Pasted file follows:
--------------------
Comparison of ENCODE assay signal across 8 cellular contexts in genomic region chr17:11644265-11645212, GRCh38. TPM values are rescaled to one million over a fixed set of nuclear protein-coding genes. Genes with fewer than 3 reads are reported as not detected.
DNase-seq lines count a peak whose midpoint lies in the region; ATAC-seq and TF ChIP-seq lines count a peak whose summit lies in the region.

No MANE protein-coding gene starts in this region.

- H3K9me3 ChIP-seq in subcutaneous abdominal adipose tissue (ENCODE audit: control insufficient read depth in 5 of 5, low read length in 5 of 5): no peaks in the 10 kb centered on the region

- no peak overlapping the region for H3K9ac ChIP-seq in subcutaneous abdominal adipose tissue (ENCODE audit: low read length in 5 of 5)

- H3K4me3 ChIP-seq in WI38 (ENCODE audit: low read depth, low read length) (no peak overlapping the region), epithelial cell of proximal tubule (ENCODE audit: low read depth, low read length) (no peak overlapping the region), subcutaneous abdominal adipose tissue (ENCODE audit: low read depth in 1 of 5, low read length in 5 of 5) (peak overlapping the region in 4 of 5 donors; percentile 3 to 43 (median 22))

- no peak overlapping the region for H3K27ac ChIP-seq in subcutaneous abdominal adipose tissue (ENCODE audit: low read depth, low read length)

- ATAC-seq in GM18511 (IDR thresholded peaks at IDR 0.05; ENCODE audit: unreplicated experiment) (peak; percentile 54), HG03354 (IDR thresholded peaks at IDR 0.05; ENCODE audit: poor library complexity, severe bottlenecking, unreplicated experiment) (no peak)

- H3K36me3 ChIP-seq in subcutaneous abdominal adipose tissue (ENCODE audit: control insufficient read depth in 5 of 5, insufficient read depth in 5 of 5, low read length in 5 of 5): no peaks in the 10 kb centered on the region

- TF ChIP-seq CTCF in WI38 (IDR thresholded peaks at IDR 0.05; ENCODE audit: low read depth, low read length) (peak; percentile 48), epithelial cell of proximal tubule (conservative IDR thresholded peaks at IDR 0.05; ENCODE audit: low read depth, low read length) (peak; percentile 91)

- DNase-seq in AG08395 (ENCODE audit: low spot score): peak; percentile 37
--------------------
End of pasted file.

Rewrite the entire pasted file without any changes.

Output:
Comparison of ENCODE assay signal across 8 cellular contexts in genomic region chr17:11644265-11645212, GRCh38. TPM values are rescaled to one million over a fixed set of nuclear protein-coding genes. Genes with fewer than 3 reads are reported as not detected.
DNase-seq lines count a peak whose midpoint lies in the region; ATAC-seq and TF ChIP-seq lines count a peak whose summit lies in the region.

No MANE protein-coding gene starts in this region.

- H3K9me3 ChIP-seq in subcutaneous abdominal adipose tissue (ENCODE audit: control insufficient read depth in 5 of 5, low read length in 5 of 5): no peaks in the 10 kb centered on the region

- no peak overlapping the region for H3K9ac ChIP-seq in subcutaneous abdominal adipose tissue (ENCODE audit: low read length in 5 of 5)

- H3K4me3 ChIP-seq in WI38 (ENCODE audit: low read depth, low read length) (no peak overlapping the region), epithelial cell of proximal tubule (ENCODE audit: low read depth, low read length) (no peak overlapping the region), subcutaneous abdominal adipose tissue (ENCODE audit: low read depth in 1 of 5, low read length in 5 of 5) (peak overlapping the region in 4 of 5 donors; percentile 3 to 43 (median 22))

- no peak overlapping the region for H3K27ac ChIP-seq in subcutaneous abdominal adipose tissue (ENCODE audit: low read depth, low read length)

- ATAC-seq in GM18511 (IDR thresholded peaks at IDR 0.05; ENCODE audit: unreplicated experiment) (peak; percentile 54), HG03354 (IDR thresholded peaks at IDR 0.05; ENCODE audit: poor library complexity, severe bottlenecking, unreplicated experiment) (no peak)

- H3K36me3 ChIP-seq in subcutaneous abdominal adipose tissue (ENCODE audit: control insufficient read depth in 5 of 5, insufficient read depth in 5 of 5, low read length in 5 of 5): no peaks in the 10 kb centered on the region

- TF ChIP-seq CTCF in WI38 (IDR thresholded peaks at IDR 0.05; ENCODE audit: low read depth, low read length) (peak; percentile 48), epithelial cell of proximal tubule (conservative IDR thresholded peaks at IDR 0.05; ENCODE audit: low read depth, low read length) (peak; percentile 91)

- DNase-seq in AG08395 (ENCODE audit: low spot score): peak; percentile 37